Categories: Center for New Ventures and Entrepreneurship, Entrepreneurship, Mays Business, News, Startup Aggieland, Students, Texas A&M

For the first time in its history, Mays Business School hosted the Master’s in Finance (MSF) Career Lunch with Executive Professors for incoming students as part of the MS Finance Boot Camp on Aug. 8-25. This unique event gave students the chance to hear a panel of Texas A&M University faculty members discuss key insights and experiences within the finance field, as well as the opportunity to network with the panelists and ask questions.

The MSF curriculum provides intense study in finance, with supporting coursework in accounting. It is designed to help non-finance undergraduates launch a finance-related career. The 36-credit-hour curriculum begins in August with a mini-mester (MSF Boot Camp) and ends the next May. Twenty-four credit hours of required courses are completed during the fall and spring semesters, and includes a six-hour practicum spread over the August Boot Camp and fall semester.

The panel event was moderated by Len Cannon, a news anchor for KHOU Houston Channel 11 News. Cannon co-anchors the 4 p.m. and 10 p.m. newscasts and has a popular segment called “Len at Work.” He has won Emmys and the prestigious Columbia University Dupont Award for his work in reporting.

The panel included:

  • Executive Professor of the Mays MBA Programs Lemar Brown, who told the students to “Set goals, lay out a plan, and work the plan”
  • Executive Professor and Director of Real Estate Programs Cydney C. Donnell, whose advice was to “make opportunities happen by planning to be in the right place at the right time”
  • Executive Director of the Commercial Banking Program Dwight Garey, who suggested that “a strong work ethic outweighs talent, intelligence, and is a requirement for success”
  • Executive Professor of Accounting K. Sue Redman, who quoted Amelia Earhart in telling the students to “build and use runways”
  • Executive Professor of Finance Ed White, who encouraged the students to “be curious, add value, and have fun”

Students gained insights and key takeaways such as how to weigh job opportunity versus job salary, steps to networking, and how to impress people in your workplace. The panelists finished the session with advice like “don’t make the salary the reason you take a job,” “Networking never stops,” and “people will embrace you if you show a passion to grow and improve.”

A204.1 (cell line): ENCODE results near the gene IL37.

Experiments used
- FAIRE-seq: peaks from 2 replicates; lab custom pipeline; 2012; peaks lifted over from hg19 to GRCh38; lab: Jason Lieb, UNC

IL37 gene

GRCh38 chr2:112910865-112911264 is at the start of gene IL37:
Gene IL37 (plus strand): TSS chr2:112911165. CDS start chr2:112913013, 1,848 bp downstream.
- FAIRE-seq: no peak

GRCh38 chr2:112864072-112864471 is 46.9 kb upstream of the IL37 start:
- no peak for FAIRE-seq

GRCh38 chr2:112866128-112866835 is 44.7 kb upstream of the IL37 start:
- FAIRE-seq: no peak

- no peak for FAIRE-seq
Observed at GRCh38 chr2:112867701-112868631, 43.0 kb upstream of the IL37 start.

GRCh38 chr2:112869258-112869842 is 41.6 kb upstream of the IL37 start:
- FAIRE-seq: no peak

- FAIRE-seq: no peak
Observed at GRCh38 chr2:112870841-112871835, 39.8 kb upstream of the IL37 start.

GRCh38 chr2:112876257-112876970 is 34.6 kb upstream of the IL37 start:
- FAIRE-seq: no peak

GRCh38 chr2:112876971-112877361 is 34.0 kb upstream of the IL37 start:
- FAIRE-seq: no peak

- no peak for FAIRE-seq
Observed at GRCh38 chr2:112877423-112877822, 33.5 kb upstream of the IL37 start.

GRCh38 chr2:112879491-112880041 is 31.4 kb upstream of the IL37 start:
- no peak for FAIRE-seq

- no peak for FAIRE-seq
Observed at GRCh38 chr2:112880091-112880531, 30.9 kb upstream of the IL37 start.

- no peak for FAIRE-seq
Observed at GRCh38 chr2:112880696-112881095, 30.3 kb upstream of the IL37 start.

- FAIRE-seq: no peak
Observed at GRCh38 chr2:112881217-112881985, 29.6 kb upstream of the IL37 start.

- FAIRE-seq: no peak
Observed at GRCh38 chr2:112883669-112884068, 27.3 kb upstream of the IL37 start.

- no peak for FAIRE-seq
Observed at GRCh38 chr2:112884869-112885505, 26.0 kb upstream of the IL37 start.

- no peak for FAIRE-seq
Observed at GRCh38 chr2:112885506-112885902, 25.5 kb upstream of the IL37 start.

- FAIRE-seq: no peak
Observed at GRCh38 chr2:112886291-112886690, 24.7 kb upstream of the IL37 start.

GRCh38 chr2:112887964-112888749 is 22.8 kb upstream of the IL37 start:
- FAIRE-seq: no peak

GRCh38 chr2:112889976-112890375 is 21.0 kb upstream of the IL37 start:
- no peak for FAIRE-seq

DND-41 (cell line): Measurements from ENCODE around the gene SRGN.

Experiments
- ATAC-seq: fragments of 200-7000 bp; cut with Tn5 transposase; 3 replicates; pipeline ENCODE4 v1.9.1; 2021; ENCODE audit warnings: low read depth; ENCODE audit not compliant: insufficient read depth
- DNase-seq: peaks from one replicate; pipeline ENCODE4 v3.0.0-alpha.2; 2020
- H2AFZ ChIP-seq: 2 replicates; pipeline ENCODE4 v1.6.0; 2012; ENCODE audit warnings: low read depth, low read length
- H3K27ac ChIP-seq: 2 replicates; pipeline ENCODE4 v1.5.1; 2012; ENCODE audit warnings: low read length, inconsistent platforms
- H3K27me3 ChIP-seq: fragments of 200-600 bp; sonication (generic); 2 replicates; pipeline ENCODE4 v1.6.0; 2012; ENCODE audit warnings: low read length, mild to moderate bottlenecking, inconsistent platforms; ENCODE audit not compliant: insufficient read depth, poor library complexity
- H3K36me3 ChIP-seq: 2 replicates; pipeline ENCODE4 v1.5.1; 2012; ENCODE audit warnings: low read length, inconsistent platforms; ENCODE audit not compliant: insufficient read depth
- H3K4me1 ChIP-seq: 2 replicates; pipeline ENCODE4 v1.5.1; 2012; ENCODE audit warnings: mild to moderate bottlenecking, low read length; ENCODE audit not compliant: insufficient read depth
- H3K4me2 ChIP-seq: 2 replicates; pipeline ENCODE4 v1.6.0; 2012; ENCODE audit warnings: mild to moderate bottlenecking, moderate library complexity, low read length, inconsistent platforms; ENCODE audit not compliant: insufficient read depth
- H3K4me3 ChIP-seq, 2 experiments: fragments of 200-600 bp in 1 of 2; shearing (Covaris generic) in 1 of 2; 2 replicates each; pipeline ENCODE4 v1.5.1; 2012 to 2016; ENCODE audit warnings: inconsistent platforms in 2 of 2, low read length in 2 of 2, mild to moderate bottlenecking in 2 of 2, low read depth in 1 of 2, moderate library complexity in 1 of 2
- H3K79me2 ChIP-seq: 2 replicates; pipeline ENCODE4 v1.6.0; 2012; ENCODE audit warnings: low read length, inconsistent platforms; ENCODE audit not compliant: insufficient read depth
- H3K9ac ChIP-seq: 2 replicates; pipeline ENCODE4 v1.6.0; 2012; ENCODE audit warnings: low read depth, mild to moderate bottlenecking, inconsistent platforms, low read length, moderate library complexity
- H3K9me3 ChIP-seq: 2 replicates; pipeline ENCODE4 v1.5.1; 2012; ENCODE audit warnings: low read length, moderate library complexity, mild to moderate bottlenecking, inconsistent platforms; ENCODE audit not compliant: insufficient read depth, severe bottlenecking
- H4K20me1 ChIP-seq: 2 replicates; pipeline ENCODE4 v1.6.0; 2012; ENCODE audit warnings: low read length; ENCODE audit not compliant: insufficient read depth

Categories: Faculty, Featured Stories, Finance, Mays Business, News, Students, Texas A&M

The Strategic Philanthropy course at the Texas A&M Mays Business School is partnering with the George H.W. Bush Presidential Library Foundation in the fall semester to manage its Community Grant Program. The George H.W. Bush Presidential Library Foundation exists to perpetuate the 41st President’s legacy by fulfilling his mission to prepare tomorrow’s leaders for lives devoted to public service.

The Strategic Philanthropy course at Mays has distributed almost $200,000 to local community and international nonprofit organizations since its inception in the 2015-2016 school year. It partners with various foundations for the funding.

History of the class

The Strategic Philanthropy course is a unique educational opportunity that places impactful philanthropic decisions in the hands of students. Throughout the semester, students learn about various facets of philanthropy, hear from philanthropic leaders and experience the grant-making process from a foundation’s perspective. Students also examine their personal beliefs and convictions about giving and serving.

The Strategic Philanthropy course directly aligns with Mays Business School’s vision to advance the world’s prosperity – starting with local community giving allows students to experience impact firsthand.

Running the Bush Library Foundation grants through an academic class will present a few logistical differences, but much will remain the same – with a focus of providing a unique educational opportunity. Community organizations will be notified of the opportunity to apply at the end of August, and further details will be given at that time. Funding decisions will be announced at the beginning of December, with awarded recipients being invited to a check celebration.

The Strategic Philanthropy course will administer all grant-related items including application, review, and decision-making. More specific details regarding this transition will be provided near the end of August at mays.tamu.edu/strategic-philanthropy.